By Margie Burns, edited by Sophia S. Huling
An estimated 87 percent of the Greece’s Jewish population – 60,000 to 70,000 people – perished during the Holocaust. Thanks to the refusal of some Greeks to cooperate with German plans for deportations, 10,000 survived. The man who led those efforts was the Church of Greece’s leading hierarch, Archbishop Damaskinos (1891-1949), appointed archbishop of Athens in 1941.
The Romaniote Jews of Greece were the first Jews in Europe, arriving around the time of Alexander the Great. In 1492, thousands of Sephardic Jews fled the Spanish Inquisition and found refuge in Greece, then ruled by the Ottoman Turks. Many Sephardim settled in Thessaloniki – a city that, before World War II, had one of the largest Jewish populations in the world.
With the advent of the Nazi occupation in April 1941, deportations from cities like Thessaloniki proceeded at a rapid pace. Many Jews fleeing persecution in the north found a safe haven in Athens.
On September 20, 1943, Dieter Wisliceny – a deputy of Adolph Eichmann, the administrator of the Nazi Final Solution – arrived in Athens. Wisliceny ordered the city’s Chief Rabbi Elias Barzilai to appear before him, to provide accurate figures about the Jewish population in Athens and to create a Judernat. Made up of Jews who were coerced into joining, a Judernat made compliant Jews ”responsible” for keeping law and order in a Jewish community, and used them as a liaison between the German authorities and the Jewish population.
Wisliceny ordered Barzilai to provide the names and address of all members of Athens’ Jewish community, the names of all foreign Jews living in the area, the names of Italian Jews in Athens, and the names of those who had assisted Jews to escape to Palestine. He also commanded Barzilai to compile a list of individuals willing to serve on a new council – of which Barzilai was to be president – that would create a Jewish police force to carry out Nazi demands, and unveiled plans to create identity cards for all of Athens’ Jewish population.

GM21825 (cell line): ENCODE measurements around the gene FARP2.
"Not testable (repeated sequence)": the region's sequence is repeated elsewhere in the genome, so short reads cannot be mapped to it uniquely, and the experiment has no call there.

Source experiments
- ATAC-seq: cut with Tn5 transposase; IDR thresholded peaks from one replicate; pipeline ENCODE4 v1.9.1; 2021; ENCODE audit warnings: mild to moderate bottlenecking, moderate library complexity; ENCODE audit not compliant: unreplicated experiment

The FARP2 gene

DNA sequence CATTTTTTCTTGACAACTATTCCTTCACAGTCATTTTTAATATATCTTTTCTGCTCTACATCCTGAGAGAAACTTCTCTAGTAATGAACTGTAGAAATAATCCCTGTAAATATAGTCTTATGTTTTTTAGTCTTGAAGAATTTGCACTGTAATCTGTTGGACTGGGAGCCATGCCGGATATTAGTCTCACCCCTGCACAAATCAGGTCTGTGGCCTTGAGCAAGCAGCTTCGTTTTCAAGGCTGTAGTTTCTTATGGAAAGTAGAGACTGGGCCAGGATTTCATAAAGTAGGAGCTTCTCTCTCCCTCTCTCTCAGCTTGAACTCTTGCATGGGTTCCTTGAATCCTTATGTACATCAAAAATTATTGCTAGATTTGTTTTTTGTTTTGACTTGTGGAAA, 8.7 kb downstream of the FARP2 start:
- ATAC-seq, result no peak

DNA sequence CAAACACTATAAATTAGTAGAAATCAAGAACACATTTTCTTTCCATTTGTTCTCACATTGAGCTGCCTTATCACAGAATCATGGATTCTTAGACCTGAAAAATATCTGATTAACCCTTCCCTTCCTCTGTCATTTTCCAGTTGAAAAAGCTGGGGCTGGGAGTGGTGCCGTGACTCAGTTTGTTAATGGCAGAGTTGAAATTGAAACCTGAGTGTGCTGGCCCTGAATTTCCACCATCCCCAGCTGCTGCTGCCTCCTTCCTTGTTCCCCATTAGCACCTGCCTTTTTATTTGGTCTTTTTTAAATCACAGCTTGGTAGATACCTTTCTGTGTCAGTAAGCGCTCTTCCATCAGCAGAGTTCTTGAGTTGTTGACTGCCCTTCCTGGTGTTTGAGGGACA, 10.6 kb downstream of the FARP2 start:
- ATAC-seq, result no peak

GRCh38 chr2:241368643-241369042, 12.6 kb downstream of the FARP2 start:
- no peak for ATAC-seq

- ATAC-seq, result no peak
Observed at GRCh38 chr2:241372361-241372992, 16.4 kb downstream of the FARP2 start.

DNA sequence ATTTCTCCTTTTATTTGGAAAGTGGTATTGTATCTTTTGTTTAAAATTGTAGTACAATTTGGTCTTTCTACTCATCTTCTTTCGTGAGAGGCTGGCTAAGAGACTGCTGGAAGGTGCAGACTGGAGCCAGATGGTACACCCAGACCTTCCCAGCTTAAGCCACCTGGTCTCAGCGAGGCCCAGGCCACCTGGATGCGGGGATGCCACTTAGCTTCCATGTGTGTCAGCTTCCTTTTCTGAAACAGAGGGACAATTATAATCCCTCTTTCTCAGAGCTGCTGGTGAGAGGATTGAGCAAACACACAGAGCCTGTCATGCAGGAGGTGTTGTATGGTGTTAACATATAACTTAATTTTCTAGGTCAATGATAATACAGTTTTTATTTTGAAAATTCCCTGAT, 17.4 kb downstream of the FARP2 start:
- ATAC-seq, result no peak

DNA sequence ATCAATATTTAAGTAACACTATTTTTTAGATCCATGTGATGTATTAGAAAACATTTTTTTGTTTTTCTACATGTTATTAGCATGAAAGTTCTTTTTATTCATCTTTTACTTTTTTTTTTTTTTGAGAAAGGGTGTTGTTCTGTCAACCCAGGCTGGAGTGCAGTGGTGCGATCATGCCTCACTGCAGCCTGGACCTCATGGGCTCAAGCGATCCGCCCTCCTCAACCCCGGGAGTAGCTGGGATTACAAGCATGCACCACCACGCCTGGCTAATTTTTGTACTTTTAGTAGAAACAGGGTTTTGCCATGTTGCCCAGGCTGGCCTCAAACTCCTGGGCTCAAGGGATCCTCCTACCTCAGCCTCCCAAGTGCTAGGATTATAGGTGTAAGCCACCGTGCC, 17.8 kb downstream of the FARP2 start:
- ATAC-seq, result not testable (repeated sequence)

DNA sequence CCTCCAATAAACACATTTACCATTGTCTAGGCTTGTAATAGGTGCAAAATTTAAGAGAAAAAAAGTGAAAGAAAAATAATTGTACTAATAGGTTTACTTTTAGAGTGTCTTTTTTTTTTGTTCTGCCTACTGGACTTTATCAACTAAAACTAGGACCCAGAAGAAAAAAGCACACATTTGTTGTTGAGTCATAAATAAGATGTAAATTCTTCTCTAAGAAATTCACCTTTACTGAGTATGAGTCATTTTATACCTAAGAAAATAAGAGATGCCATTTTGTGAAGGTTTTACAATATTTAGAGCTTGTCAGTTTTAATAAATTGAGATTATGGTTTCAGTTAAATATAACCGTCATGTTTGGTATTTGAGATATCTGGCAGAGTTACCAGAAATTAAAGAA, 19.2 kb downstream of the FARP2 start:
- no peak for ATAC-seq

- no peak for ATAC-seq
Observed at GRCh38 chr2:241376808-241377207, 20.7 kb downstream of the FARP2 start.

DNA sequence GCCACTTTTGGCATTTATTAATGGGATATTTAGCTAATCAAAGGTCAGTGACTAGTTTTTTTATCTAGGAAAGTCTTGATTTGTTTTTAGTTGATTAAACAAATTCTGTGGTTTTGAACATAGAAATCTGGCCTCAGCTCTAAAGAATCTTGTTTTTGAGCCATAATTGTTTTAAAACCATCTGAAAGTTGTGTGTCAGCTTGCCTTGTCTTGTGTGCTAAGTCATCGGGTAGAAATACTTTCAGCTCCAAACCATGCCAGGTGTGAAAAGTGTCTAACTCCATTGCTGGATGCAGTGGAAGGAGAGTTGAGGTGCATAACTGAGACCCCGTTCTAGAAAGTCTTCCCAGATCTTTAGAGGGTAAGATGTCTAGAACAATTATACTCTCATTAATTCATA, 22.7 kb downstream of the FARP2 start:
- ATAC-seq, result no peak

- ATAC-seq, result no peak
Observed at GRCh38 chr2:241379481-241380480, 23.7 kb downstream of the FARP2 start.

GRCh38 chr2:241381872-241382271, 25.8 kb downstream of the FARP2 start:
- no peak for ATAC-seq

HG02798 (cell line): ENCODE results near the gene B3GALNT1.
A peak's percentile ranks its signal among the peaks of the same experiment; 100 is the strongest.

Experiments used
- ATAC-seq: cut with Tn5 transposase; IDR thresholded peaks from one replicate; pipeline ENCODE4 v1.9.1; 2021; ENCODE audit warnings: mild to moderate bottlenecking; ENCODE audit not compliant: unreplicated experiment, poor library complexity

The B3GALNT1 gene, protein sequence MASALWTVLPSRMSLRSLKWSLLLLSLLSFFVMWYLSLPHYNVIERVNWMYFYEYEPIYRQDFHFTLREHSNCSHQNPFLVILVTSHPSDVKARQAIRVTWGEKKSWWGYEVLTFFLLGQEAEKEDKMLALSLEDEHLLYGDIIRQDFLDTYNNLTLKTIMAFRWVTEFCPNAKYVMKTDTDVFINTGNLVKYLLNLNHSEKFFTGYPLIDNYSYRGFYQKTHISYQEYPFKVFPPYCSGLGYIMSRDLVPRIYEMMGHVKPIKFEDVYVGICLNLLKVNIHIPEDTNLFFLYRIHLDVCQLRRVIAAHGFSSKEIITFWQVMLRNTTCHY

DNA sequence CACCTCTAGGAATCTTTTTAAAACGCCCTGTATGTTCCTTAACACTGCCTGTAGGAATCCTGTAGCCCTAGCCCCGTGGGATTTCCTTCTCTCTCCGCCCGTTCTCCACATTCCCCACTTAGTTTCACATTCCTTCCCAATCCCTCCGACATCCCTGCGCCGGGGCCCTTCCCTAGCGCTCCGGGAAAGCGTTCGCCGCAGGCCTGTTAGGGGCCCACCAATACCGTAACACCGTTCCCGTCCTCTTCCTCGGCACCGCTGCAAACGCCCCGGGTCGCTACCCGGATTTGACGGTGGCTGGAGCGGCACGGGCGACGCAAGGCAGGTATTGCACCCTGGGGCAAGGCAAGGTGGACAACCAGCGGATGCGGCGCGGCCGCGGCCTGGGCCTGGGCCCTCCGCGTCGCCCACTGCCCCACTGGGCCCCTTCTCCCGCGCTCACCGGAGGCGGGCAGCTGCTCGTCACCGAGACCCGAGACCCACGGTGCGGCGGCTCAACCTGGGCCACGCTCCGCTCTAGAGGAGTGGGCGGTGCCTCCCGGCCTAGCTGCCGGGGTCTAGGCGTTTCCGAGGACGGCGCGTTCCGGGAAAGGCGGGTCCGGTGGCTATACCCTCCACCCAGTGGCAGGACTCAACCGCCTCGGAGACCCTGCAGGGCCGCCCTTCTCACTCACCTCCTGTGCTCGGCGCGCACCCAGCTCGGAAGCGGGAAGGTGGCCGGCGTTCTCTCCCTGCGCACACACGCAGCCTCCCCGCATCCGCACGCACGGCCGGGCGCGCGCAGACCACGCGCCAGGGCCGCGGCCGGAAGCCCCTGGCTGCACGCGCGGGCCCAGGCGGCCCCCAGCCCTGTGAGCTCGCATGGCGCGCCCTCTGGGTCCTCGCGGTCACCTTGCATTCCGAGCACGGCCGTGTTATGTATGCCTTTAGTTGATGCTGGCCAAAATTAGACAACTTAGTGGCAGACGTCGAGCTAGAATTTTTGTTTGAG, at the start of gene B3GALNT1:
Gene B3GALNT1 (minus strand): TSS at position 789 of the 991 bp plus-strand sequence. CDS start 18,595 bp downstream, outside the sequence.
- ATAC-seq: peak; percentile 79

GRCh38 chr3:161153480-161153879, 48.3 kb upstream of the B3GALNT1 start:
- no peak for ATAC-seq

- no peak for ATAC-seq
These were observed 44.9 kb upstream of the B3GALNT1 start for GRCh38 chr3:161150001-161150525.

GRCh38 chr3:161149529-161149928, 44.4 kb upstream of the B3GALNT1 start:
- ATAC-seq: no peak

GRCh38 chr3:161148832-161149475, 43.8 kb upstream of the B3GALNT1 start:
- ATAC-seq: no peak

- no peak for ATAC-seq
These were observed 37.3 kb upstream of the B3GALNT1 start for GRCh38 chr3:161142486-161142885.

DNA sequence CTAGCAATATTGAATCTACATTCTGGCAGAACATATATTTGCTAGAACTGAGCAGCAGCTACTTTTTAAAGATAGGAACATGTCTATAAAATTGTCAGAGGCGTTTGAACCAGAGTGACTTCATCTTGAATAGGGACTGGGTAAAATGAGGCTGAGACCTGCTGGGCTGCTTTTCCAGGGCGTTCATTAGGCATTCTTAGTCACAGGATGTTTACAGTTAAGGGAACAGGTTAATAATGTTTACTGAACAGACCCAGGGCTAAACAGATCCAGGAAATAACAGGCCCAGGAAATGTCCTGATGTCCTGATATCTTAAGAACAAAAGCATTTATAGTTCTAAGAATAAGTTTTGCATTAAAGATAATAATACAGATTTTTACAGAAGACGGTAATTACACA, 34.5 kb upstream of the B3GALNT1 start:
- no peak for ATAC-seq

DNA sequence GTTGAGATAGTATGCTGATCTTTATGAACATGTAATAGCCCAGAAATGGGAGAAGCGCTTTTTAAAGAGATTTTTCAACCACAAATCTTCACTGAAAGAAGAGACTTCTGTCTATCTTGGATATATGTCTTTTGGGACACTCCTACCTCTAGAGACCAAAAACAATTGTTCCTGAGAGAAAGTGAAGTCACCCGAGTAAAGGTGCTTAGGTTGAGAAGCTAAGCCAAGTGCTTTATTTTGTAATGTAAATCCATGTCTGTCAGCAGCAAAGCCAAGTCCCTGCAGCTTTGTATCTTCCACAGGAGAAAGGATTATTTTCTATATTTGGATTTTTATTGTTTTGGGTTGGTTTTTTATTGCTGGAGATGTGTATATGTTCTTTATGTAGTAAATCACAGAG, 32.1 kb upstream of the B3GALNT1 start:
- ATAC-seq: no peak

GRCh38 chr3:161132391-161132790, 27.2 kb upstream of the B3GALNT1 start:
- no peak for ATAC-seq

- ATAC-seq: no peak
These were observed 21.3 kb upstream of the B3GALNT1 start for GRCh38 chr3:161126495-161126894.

Shaken by his encounter with the Nazi commander, the Rabbi contacted Archbishop Damaskinos and told him about the meeting.
Since Damaskinos knew what had taken place in Thessaloniki, he suggested the entire Jewish community take flight, because it could not be protected.
Barzilai asked the Germans for more time to compose the requested lists, and then, after meeting with other leaders of the Jewish community, he destroyed the community records and advised the Jewish people to flee. A few days later, the Rabbi himself left the capital and joined the resistance.
The Church of Greece, under Damaskinos’ leadership, condemned Hitler’s plans for the country and instructed priests to announce its position in their sermons.
As they prepared to implement the deportation and mass murder of their Final Solution, the Nazis compiled intelligence reports about the Jewish population of Athens. Damaskinos’ and the Rabbi’s work had transformed Athens into a safe refuge. Since many of the newly arrived Jews had no fixed place of residence, German intelligence about the Jewish population was often wrong.
The Nazis chose important Jewish holidays for their monstrous acts, beginning with an order on the eve of Yom Kippur, signed by the German military commander in Athens, S.S. General Jurgen Stroop, designed to organize the city’s Jewish community under Nazi supervision.
Under the order issued by Stroop, Jews were commanded to appear at community offices within five days to declare their residences and register their names. Despite the threat of dire consequences for failing to appear, only 200 showed up.
In a similar instance, the German authorities announced that they were planning to bring a special flour to Athens for Passover, so the Jewish population could prepare matzo – provided they were willing to reveal themselves and register with the authorities. Although the false act of kindness tempted some, many more Jews registered because they were afraid the Nazis would enact reprisals on their Christian neighbors, who had been shielding them from the persecution.